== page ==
Not far from the village, maybe an hour’s march, the road tapered off, and they were unloaded and led through a prettyish woods which opened up into a rolling pasture land dotted with grey rock and framed beyond by the sea which crashed slowly and rhythmically against the low rocky cliffs. Under any other circumstance she would have been moved by the beauty and serenity of the place. Now she felt only dread.

One cliff rose up into a rocky spire before them and where the grey stone met emerald grass, a black opening rose up into view.

Caliope was seized with sudden fear and stopped short instinctively. She wasn’t the only one. The guards let them stare a moment before prodding them forward like skittish ewes. The cavern loomed overhead, as high at least as five tall men. She had heard that the creature was a giant. Some said he was a titan who escaped Zeus’s fury, others that he was a Cyclops. One even said he was a great serpent like the one Perseus slew.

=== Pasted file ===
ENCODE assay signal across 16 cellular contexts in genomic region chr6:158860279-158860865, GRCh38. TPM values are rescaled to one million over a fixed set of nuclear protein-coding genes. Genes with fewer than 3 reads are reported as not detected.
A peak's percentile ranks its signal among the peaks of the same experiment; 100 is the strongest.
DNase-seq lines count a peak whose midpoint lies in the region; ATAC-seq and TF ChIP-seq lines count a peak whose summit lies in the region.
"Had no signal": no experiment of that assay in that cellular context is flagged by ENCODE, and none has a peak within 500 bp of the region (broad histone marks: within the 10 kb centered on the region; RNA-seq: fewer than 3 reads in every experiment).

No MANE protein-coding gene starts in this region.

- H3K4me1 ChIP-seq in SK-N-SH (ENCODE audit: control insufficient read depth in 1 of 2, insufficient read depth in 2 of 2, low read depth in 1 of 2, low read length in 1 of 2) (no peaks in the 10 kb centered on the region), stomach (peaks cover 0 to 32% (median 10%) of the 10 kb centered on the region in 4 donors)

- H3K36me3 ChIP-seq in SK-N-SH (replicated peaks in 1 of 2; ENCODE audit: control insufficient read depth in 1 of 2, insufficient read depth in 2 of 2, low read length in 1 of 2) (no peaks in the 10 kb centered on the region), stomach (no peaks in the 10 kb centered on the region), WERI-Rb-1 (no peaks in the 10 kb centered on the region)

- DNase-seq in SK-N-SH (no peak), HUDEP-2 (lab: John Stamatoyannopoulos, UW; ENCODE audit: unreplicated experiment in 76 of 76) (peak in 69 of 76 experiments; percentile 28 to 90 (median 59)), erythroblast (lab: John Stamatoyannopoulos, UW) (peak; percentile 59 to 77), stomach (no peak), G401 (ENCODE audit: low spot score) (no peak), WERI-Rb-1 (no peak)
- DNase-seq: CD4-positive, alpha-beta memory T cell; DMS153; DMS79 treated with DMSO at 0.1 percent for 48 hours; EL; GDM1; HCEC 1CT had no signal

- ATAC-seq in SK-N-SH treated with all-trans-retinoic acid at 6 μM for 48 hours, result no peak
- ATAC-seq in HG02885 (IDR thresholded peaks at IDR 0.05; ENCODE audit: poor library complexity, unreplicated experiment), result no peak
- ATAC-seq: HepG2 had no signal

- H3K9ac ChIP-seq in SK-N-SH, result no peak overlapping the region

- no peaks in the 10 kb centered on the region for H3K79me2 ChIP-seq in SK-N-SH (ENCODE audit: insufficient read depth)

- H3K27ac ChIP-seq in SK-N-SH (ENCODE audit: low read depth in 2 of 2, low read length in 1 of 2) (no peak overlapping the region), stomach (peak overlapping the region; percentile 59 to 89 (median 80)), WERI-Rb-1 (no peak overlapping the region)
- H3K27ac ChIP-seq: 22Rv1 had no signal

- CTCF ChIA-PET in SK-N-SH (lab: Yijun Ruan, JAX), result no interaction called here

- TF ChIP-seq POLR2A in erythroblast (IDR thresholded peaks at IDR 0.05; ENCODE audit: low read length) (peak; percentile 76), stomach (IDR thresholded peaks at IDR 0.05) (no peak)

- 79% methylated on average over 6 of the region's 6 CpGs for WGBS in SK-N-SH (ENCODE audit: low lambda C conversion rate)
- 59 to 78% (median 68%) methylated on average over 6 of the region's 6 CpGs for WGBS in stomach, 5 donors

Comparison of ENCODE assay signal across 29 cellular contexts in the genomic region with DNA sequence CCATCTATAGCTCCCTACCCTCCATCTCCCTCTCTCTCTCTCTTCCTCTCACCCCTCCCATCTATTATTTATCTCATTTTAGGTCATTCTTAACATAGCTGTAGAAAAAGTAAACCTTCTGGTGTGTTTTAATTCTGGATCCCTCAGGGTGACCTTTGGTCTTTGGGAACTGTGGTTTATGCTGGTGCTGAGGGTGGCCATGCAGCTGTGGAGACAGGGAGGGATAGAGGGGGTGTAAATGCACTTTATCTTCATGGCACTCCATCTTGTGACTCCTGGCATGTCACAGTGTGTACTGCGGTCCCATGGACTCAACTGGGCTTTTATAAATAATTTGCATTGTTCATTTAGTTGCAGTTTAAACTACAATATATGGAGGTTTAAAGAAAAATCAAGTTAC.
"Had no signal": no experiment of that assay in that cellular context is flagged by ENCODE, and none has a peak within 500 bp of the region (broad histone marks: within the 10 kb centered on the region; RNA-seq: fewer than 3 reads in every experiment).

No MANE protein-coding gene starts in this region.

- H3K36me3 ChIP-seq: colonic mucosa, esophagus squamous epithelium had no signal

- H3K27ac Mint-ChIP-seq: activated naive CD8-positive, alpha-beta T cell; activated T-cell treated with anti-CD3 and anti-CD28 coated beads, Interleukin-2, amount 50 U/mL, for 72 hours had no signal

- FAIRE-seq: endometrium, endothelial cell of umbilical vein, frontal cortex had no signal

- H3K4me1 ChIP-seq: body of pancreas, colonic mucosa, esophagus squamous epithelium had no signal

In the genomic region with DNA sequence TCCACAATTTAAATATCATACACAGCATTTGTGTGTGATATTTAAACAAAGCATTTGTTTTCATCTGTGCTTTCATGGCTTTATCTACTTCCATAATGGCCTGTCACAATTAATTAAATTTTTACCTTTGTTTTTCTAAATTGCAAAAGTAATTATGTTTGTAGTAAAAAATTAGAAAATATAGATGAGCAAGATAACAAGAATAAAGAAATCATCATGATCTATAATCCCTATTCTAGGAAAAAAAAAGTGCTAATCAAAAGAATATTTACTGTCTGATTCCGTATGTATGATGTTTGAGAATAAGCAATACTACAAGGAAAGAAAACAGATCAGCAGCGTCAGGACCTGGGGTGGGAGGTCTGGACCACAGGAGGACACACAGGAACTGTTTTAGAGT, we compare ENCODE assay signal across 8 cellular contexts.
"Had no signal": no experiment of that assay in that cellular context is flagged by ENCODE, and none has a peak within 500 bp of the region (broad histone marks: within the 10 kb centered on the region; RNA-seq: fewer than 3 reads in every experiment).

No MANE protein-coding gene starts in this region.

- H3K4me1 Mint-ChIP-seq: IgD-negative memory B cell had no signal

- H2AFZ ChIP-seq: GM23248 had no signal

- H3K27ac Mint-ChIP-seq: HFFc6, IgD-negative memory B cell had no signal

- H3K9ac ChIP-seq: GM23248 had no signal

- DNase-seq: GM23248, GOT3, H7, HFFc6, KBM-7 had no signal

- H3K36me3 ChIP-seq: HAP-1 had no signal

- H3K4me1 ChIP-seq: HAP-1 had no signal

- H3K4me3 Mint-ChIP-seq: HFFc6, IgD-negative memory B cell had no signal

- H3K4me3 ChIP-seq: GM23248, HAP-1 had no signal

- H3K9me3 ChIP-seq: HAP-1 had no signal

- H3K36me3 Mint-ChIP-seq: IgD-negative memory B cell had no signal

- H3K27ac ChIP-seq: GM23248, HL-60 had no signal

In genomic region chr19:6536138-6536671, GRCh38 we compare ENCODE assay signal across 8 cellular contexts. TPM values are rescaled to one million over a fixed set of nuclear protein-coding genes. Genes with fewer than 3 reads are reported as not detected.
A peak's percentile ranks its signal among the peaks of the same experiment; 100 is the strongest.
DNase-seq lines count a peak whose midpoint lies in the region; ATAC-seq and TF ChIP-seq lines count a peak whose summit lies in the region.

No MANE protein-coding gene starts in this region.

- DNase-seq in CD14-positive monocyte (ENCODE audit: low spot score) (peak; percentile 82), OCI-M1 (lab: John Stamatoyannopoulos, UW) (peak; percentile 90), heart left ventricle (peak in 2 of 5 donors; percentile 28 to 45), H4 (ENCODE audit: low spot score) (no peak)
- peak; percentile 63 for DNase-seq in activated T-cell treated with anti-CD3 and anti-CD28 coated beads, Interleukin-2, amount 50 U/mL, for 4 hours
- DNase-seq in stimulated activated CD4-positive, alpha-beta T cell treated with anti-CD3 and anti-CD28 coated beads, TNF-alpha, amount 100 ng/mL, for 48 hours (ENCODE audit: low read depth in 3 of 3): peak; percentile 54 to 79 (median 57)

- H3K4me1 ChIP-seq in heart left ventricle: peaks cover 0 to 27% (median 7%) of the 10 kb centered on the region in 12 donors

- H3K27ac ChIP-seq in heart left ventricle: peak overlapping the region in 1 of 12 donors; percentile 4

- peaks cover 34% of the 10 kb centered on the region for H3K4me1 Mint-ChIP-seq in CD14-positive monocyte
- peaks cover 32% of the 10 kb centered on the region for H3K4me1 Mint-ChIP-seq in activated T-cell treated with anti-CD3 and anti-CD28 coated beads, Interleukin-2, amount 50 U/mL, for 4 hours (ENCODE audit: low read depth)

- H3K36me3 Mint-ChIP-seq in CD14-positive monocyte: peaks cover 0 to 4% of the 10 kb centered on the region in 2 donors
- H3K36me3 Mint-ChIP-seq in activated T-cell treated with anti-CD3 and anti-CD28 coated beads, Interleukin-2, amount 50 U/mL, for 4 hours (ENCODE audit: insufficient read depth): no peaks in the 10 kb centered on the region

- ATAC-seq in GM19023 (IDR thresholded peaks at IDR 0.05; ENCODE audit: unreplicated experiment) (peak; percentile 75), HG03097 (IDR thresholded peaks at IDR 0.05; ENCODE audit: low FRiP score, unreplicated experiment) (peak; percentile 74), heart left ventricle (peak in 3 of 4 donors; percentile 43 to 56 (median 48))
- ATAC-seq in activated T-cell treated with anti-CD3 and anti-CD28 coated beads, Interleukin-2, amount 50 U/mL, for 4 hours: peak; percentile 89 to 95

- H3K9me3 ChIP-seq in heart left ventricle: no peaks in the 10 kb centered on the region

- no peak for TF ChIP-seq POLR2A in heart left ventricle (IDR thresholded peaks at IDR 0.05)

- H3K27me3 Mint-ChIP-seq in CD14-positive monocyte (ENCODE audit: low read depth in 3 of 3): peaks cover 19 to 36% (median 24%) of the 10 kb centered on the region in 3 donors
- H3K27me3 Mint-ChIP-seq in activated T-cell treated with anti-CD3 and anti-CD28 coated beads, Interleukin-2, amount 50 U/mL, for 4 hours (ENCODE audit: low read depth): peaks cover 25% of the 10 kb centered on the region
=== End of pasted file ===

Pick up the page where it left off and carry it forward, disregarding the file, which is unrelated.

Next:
As they entered the cave she inhaled. The air was surprisingly dry, and smelled only of the sea air, not death and rot as she had expected.

The guards paused them at the entrance, most of them glancing anxiously around, nervously fingering their hilts. From somewhere at the back of the great cavern a man appeared. He was average looking, at least, that is, there was nothing strange or monstrous about him, even if he was a bit rough and worn around the edges. His squared jaw was shadowed with the hint of a beard and his hair was longish and loose, the ends brushing his sturdy looking shoulders. He nodded with familiarity to the captain who eyed him suspiciously, but nodded back.